Ryan had seen this before. He couldn’t recollect where he had seen this, but it all somehow seemed familiar to him. Everything seemed so familiar but also intangible lately.

Ryan didn’t really know where any of the events from the past few hours came from. He vaguely remembered finding himself in a metal cell, not knowing where he was or why he was imprisoned. It was a small cell—everything around him was metal—and there was an armed guard standing outside the locked door.

He did somehow find the courage to ask the guard what was going on; the guard simply turned around, laughed maliciously, and mysteriously faded away as the door unlocked itself. Ryan just didn’t try to figure it out this time, and he walked out of his cell and into the hallway.

The hallway didn’t seem to lead in any particular direction; it just meandered randomly as it passed what seemed like thousands of rooms. The hallway was made of metal like the prison, only it was bronze in appearance while the prison was silver. Ryan walked around rather nonchalantly; it did not occur to him to move quickly or stealthily, or that perhaps he was being watched.

Ryan was not being watched. In fact, the entire building or complex or spaceship or whatever kind of structure that was holding him captive was completely empty at the moment. But the utter stillness of it all bothered Ryan a great deal more than an armed pursuit would have. Or so he thought until an alarm started going off and the cliché red lights began to flash around.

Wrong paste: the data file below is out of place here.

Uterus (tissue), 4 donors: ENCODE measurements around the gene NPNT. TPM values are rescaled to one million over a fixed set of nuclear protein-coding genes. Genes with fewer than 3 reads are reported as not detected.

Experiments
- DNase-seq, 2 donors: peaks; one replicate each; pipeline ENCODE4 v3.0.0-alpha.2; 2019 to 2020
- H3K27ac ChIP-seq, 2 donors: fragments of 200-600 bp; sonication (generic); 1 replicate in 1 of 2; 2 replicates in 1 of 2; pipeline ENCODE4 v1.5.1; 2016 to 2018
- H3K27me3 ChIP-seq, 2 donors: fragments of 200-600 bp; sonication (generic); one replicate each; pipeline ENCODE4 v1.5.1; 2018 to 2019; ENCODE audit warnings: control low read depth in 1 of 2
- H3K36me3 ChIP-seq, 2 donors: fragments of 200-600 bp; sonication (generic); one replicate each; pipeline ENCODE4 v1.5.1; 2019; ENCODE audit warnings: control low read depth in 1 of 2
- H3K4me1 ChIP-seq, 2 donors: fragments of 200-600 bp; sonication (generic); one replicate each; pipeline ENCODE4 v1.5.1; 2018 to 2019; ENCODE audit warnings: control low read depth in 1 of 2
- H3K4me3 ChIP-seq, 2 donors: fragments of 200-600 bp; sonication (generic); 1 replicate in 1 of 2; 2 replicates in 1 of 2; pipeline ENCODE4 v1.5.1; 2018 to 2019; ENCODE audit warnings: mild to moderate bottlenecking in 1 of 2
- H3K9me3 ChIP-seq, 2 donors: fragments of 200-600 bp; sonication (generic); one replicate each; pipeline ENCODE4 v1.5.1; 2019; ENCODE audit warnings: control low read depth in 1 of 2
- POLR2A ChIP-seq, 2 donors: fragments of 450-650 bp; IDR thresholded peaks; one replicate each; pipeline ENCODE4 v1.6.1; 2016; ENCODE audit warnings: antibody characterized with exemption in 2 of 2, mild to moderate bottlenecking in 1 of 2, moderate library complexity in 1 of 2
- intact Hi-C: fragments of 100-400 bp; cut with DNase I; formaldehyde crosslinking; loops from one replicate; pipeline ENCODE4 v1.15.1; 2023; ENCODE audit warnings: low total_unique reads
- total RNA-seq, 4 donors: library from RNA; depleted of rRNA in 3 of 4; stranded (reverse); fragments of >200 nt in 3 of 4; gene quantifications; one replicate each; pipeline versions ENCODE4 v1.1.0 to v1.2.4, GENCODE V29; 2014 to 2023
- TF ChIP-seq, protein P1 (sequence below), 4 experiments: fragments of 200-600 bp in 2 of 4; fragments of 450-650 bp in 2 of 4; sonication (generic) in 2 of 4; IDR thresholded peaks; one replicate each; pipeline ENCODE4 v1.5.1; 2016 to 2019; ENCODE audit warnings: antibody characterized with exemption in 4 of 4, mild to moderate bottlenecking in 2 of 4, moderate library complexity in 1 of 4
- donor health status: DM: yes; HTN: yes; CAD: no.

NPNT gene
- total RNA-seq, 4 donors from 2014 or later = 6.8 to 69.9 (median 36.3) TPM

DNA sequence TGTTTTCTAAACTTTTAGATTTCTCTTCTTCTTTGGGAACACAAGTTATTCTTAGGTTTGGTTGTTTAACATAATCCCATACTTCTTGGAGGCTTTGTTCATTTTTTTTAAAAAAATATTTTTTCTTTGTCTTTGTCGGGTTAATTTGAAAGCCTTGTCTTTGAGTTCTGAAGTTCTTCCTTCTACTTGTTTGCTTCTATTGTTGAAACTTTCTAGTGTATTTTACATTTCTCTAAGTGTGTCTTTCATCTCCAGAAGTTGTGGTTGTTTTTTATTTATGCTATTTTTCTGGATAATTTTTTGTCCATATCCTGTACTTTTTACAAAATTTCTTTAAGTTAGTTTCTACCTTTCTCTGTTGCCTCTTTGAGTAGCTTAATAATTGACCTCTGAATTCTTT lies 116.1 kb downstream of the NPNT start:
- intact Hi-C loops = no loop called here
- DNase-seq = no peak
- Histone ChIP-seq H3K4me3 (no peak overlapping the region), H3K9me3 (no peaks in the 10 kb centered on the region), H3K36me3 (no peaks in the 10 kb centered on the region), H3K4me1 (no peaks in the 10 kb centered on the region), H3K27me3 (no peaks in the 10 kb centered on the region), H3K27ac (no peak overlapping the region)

When he heard the sound of quickly moving footsteps, his only impulse was to run. He didn’t even know if he was going to right way, but he ran for his dear life for what seemed like an eternity. But the footsteps did not recede; rather they grew ever closer and louder. And then they came from ahead of him, too. He still had not seen his pursuers, but he knew they were coming closer and all the more menacing. The only way to go now was into an open room on his left. He darted through the doorway and closed the hatch, probably just in time. The guards (he imagined they looked like Storm Troopers) were now right outside the door, and they were shooting at the locking panel with their guns.

Ryan had to act fast. He looked around him. It was a small room, nowhere to hide or escape. There was just one large, digital screen in front of him. He couldn’t decipher the message on the screen at first—his mind was so jumbled from the sudden chaos in which he had found himself. When he finally did read it, he did not understand the situation any more than he had before.


This is where Ryan experienced the déjà vu—where we began. Ryan did not particularly like déjà vu; it only distracted him from what was important, like the violent armed soldiers who would break into the room any second and do God-could-only-imagine-what to him and the esoteric message on the screen. Press any key to continue. Press any other key to exit.

Ryan didn’t know what to do. It didn’t make any sense. There was no keyboard, nor were there any keys. Even if there had been keys, he would not have known what to do with them. And, if given the option of choosing one of the two directions, he would not have known which to take. He obviously wanted to have somewhere to run when the troopers broke in. But he wanted more than anything to be out of there, away from this Star Wars gone mad, safe at home, on Earth even. Ryan was beginning to really panic, and the guards were starting to break through the door. Someone yelled something in a language Ryan didn’t understand, and more gunshots went off. He just turned blankly and questioningly to the screen for guidance. Press any key to continue. Press any other key to exit.

Moments later, when he woke up in his bed, Ryan did not remember the dream. He did not realize that he had experienced that same nightmare every night for the past three months. He did not know why he was thinking of himself as Ryan either—his name was Paul, and he didn’t know anybody named Ryan. And he had no way of knowing that he would experience that dream again that night, and the next. . .

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